It’s probably that the camera wasn’t focused properly when the shutter was clicked. I get that more often when the camera is set to Continuous Focus, so I now usually have it set to Single Focus. It’s also one of the Olympus’ few weak points – it’s not the fastest focuser. Macro shots also sometimes struggle to find focus – I’ll often switch to Manual Focus for that. I really don’t play around with the image stabilisation an awful lot, but I’m not convinced that that is the cause of any problems, especially in good light.

As for lenses. The kit lens that comes with the E-PL1 is decent. A kit lens is very rarely, if ever, anything more than ‘ok’. It does the job and I have no real complaints, but once I’m rich enough I will splash out on some new glass. Top of the list is the f1.7 pancake lens. That wouldn’t be at the top of everyone’s list, but I have a baggy pair of jeans with big pockets and with the pancake lens attached,

Lenses are not cheap though. I’d love the professional 14-35mm f2.0 SWD but at nearly $2,000….a bit out of my price range. I can dream though. An f2.8 lens is a little closer to any budget I might one day have, but it is still pricey. The lower the f number, of course, the more light you can get in, the better your low light photography will be, and the greater depth of field you can squeeze out.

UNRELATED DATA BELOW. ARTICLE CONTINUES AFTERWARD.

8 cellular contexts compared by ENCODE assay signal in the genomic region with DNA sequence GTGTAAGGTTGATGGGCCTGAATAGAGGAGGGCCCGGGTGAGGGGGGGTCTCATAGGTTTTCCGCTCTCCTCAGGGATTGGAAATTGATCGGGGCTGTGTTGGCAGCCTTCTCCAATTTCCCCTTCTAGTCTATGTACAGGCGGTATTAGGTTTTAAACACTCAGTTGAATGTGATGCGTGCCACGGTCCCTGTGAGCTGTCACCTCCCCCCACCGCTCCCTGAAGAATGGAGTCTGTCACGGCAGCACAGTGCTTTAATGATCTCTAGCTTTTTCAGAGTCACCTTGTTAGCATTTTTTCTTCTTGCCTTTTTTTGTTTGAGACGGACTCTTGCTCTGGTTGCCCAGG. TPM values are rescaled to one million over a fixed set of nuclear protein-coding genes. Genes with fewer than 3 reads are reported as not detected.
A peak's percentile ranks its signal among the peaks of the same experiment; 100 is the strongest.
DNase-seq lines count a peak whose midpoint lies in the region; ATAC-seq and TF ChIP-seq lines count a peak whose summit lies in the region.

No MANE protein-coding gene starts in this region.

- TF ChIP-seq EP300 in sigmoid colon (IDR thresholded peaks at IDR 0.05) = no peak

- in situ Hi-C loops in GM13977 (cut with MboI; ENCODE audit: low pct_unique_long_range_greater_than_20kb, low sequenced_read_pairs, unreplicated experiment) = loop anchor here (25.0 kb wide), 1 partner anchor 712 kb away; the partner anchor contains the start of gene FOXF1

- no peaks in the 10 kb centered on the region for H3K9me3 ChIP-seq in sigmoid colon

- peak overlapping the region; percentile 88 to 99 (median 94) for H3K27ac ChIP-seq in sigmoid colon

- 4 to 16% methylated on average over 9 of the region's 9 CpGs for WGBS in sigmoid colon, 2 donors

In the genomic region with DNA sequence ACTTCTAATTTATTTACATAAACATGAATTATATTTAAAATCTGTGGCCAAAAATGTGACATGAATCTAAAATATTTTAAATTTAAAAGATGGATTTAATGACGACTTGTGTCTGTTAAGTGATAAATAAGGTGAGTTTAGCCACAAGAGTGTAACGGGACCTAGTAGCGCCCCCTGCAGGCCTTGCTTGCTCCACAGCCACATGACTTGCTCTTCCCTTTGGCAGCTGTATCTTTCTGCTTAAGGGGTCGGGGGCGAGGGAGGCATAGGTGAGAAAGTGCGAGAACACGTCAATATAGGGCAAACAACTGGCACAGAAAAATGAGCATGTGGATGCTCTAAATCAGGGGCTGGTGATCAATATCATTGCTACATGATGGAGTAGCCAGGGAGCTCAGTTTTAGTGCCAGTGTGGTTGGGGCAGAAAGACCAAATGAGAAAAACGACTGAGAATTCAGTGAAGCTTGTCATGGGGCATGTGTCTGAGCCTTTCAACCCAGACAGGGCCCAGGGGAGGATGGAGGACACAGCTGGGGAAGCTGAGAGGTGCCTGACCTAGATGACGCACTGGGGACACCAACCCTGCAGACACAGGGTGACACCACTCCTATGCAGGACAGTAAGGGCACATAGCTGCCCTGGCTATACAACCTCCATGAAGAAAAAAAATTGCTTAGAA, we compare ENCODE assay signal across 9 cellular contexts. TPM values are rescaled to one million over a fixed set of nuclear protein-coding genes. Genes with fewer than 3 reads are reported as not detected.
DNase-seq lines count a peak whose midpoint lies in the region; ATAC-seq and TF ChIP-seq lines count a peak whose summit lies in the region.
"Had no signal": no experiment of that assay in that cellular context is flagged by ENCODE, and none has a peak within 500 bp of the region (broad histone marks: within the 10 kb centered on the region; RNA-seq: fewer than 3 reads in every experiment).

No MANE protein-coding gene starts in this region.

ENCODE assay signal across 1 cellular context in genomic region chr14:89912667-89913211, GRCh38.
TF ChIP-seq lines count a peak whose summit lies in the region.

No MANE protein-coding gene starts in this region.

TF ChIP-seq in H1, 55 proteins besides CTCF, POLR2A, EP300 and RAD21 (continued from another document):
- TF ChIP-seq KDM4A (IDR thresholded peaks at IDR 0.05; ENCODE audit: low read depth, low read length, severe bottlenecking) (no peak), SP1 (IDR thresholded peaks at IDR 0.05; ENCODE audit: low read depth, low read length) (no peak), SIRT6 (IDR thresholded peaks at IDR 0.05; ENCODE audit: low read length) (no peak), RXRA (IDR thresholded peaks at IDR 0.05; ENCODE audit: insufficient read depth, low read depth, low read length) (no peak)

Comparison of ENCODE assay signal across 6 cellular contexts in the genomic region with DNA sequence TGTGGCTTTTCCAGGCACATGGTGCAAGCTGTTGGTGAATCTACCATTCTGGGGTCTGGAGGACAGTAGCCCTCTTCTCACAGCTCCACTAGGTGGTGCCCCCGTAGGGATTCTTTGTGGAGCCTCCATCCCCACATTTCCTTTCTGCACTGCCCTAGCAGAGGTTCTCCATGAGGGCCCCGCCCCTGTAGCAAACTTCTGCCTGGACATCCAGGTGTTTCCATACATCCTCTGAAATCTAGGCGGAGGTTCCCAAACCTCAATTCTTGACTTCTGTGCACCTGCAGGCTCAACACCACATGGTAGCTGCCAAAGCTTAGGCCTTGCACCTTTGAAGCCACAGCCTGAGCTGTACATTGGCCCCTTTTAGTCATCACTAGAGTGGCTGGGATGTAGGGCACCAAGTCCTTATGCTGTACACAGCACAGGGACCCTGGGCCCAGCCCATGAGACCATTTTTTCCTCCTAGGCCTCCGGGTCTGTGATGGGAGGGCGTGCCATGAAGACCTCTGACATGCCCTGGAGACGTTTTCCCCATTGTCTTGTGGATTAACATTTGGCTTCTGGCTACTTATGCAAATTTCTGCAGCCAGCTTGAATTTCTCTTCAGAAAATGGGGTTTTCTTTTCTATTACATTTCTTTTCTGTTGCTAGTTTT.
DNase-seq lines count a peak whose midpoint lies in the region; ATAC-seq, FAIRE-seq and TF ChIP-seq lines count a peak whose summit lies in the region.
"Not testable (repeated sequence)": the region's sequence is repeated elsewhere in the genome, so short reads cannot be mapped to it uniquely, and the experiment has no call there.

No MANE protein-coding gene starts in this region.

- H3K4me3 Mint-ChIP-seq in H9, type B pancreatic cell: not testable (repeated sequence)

I guess after the pancake lens my next purchase may well be a zoom lens, such as this one. It’s cheap, has a decent range, and produces reasonable results. I keep an eye out as well for new lenses hitting the market. But until my finances improve substantially, I’ll just continue having fun with the lens I have – it does the job nicely!